Midterm Grades

During or before the eighth week of the semester, each of your professors will provide you with a midterm grade. This is an overall reflection of how you are doing in the class so far, and it is distinct from any grades you might receive on midterm exams or projects. The midterm grade is purely for your own information—it will not appear on your transcript or be calculated into your grade point average (GPA).

Midterm grades use the following scale, which differs from the letter grades that you will receive at the end of the semester:

P=Making Satisfactory Progress

N=Needs Improvement

SA=Stopped Attending

These midterm grades are estimates, as opposed to precise grade calculations, but if you receive a P that means your average for the first half of the semester is in the C, B, or A range. You’ve made a good start…but think about what you can do in the second half of the semester to make sure you end up with an A!

An N at midterm shows that you are currently earning a grade of D or F. Speak with your professor, either via email or in office hours, to discuss what you can do differently to improve your grade in the second half of the semester.

A grade of SA indicates that you have missed so many class sessions that the professor believes you are no longer attending the class. If you do wish to remain in the class, reach out to the professor immediately to let them know that you intend to return. Apologize for your absences, explain any extenuating circumstances, and ask what you can do to catch up and complete the class successfully. If you’ve decided not to continue attending the class, do the responsible thing and complete the steps to officially Withdraw.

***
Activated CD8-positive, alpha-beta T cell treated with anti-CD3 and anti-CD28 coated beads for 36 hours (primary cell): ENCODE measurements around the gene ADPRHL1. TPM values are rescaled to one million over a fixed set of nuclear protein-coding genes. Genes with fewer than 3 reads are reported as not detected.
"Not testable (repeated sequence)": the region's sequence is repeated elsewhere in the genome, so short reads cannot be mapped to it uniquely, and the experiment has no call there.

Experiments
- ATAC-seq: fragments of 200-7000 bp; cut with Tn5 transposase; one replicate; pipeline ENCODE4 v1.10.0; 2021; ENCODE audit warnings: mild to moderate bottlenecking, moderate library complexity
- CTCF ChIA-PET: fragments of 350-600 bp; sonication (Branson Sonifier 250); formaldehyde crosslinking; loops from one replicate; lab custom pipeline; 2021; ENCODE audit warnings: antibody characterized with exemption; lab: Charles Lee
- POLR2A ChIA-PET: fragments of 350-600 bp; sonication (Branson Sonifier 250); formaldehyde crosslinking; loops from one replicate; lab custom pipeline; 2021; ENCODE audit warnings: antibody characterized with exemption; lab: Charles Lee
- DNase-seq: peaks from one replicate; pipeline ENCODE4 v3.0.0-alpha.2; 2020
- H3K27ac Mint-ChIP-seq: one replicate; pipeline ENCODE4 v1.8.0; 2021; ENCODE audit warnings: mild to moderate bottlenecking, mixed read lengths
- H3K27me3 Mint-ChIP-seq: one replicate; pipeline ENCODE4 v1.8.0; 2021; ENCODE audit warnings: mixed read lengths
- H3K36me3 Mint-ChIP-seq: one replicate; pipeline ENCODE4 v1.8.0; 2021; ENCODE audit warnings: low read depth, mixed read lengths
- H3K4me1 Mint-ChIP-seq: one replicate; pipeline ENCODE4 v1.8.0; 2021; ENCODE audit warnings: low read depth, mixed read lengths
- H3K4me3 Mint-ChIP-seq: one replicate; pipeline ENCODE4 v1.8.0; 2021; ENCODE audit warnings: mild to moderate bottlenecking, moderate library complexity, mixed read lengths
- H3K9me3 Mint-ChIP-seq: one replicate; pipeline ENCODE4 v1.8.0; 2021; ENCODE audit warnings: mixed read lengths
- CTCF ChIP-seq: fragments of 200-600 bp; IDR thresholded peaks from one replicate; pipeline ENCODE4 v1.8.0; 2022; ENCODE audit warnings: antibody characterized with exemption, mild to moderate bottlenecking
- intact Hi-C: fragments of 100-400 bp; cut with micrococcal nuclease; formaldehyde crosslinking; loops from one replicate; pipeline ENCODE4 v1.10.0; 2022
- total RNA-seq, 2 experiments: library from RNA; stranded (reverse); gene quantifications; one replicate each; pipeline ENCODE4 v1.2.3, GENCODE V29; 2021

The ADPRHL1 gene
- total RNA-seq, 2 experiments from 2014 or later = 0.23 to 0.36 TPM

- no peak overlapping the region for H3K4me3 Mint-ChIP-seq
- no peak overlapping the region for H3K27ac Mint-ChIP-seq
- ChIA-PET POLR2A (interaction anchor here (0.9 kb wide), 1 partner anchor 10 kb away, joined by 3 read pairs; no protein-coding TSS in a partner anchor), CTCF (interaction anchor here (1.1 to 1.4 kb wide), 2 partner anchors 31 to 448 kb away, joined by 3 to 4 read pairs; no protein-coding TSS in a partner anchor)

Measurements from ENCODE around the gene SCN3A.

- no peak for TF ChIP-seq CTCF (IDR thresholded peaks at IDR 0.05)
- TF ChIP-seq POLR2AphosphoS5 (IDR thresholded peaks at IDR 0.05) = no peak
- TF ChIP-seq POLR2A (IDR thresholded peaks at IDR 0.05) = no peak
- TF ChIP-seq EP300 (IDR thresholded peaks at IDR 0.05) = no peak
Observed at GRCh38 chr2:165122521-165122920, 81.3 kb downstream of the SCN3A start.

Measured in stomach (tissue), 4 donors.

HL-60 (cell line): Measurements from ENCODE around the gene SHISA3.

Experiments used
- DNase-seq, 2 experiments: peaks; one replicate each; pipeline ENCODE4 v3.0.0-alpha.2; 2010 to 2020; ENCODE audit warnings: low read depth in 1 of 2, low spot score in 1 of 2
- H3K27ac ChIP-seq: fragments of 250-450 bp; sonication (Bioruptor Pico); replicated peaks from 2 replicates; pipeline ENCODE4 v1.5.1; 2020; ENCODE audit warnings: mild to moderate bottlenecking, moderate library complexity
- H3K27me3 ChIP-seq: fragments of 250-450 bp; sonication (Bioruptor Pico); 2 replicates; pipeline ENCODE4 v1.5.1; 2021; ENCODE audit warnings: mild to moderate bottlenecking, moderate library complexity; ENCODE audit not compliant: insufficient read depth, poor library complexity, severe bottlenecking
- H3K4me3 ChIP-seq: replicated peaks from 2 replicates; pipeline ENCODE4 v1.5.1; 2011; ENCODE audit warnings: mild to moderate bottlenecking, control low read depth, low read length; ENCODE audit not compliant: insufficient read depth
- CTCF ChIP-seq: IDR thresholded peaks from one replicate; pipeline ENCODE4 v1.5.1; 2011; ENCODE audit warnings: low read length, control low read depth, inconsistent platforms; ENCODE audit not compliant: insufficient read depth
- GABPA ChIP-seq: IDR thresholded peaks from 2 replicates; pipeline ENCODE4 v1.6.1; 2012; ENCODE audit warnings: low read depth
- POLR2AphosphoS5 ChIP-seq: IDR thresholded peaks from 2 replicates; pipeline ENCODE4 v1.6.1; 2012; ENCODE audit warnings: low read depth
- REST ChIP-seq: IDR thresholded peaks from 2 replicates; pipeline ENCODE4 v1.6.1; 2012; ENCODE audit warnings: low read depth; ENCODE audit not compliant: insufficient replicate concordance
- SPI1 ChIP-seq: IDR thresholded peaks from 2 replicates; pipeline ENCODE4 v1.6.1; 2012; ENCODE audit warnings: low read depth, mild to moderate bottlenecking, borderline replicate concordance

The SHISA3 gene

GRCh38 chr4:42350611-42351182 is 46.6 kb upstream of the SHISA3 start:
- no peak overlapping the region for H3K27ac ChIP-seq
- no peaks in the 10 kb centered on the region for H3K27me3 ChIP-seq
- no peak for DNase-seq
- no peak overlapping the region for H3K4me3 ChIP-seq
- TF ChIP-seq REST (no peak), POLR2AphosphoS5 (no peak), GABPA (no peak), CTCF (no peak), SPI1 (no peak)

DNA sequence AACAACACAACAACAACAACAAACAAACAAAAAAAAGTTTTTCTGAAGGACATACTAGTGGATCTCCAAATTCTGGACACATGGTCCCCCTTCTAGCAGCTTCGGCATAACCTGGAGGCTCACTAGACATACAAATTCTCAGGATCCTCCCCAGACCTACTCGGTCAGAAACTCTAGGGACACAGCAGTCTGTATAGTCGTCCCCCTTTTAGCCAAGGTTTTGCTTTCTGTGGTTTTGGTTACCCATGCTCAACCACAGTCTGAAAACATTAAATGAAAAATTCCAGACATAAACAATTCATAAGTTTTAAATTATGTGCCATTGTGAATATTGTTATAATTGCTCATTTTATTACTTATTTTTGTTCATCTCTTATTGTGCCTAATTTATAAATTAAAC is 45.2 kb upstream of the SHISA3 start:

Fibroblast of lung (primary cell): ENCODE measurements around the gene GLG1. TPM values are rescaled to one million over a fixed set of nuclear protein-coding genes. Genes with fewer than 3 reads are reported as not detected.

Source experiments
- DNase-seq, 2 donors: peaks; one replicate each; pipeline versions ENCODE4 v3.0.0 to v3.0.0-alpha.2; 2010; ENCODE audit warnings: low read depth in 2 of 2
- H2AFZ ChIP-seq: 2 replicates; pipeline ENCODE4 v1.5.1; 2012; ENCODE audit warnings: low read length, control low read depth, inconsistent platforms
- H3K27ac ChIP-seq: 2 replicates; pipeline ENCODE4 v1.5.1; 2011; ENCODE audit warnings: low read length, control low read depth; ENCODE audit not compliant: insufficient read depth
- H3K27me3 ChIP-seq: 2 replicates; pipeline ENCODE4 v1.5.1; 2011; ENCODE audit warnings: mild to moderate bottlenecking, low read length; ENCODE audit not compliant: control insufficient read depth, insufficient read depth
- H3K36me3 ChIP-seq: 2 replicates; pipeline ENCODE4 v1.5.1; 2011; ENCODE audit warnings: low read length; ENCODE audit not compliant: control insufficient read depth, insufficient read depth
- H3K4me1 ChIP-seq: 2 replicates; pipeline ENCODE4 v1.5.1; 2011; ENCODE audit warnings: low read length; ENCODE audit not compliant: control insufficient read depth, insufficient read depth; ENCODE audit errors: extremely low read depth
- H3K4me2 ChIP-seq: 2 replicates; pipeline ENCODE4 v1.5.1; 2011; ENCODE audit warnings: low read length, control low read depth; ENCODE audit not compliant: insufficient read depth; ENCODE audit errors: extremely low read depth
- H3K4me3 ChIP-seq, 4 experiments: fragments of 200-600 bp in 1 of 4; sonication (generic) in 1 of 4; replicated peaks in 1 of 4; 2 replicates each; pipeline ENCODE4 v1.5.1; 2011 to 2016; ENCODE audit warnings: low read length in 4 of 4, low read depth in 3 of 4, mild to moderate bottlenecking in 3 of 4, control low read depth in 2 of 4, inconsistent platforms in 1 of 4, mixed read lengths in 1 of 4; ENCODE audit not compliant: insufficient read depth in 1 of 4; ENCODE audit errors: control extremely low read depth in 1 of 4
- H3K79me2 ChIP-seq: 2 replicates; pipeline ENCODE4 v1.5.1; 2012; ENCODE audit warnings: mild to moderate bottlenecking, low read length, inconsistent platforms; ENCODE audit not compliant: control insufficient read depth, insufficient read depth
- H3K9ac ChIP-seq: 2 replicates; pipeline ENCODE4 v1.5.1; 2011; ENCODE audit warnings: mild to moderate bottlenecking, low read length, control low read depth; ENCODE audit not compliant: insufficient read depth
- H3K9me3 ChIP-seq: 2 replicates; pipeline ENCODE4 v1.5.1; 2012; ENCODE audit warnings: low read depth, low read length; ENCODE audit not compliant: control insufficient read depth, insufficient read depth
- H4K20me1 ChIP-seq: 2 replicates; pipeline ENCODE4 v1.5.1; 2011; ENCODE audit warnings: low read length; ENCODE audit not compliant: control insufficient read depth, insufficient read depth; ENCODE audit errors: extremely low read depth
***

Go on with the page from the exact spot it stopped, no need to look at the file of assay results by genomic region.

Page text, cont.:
Midterm grades are not a guarantee of what your grade will be at the end of the semester, but they are a useful indicator of your progress. Use them to help you determine if your current study strategies are working or if you need to make changes for the second half of the semester in order to earn the grades you want to receive.

A Closer Look at Your Grades

We recommend taking a closer look at how you are doing in each class, even if your midterm grades all indicate satisfactory progress. After all, there’s a considerable difference between a C and an A!

Understanding your grades can be challenging at first, because different professors have different ways of calculating and keeping track of grades. At the end of the semester, you’ll receive letter grades on a scale ranging from A to F. During the semester, though, some professors will use letter grades for individual assignments, others will provide a percentage, and still others will assign a point value to each assignment.

Many professors use Blackboard as an online management system, which means that your grades for each assignment will be posted on your class Blackboard site, while others use OpenLab or another system. It’s a very good idea to check your grades regularly, both to see how you’re doing and to make sure there aren’t any errors. Your professors will do their best to keep complete and accurate records of your grades, but they may occasionally miss a completed assignment. Or you may have finished an assignment but submitted it in the wrong place (or forgotten to submit it at all) and not received credit for it. If you discover a missing or incorrect grade, respectfully bring it to your professor’s attention, and re-submit anything that didn’t go through correctly the first time.